Ask Tesla owners how easy buying the whiz-bang electric car is in the Lone Star State compared to the other 49, and you’ll learn just how much Texas values competition. Indeed, what the Texas Legislature seems to value most is cash.
But there’s a larger problem at play here, in the age of disruptive technologies (Tesla, for example, only sells its cars online. No dealerships, no middlemen.) Like Amazon,Uber, and Netflix, Tesla’s direct-to-consumer model severely damages local businesses, which is why the New Car Dealers Association is spending ferociously to combat it. Amazon first destroyed the bookstore, and now is challenging almost every form of local retail. Uber will eventually upend the taxi franchise — and its $50,000 a month license fees to local government. Netflix is challenging local cable franchises (and hooray for that). Tesla is only the harbinger of changes that will ultimately disrupt the local franchise arrangement on which the auto industry is built.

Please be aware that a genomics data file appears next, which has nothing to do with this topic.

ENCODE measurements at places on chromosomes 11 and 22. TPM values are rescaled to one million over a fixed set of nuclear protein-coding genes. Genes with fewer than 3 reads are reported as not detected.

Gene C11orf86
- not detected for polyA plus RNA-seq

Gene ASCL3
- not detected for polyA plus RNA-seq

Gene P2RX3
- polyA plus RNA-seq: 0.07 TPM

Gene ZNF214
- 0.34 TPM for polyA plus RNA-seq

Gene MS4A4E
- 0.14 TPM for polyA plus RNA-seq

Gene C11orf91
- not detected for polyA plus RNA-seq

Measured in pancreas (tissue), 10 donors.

Capitalism is disruptive and destructive, we all know that. But before we cheer it on too lustily, Jonathan Coppage warns we had better consider the consequences. Goodbye to the local bookstore, and even to Border’s. Goodbye to taxis. Goodbye to cable (hooray for that). But goodbye to local car dealers? Have we thought that through? In most towns as in Dallas, the local car dealers are among the last major supporters of civic enterprise and charities. We lost our three major banks in the 1980s, and can anyone truly claim we are better off for it? The internet is accelerating the nationalization of business. That may bring more convenience to the local consumer. But what it wreaks on local institutions that are the mainstay of civic society may turn out to be a high price to pay.
That said, it’s gonna happen anyway. Like Canute commanding the tide to halt, neither the Dallas City Council nor the Texas Legislature can stop it.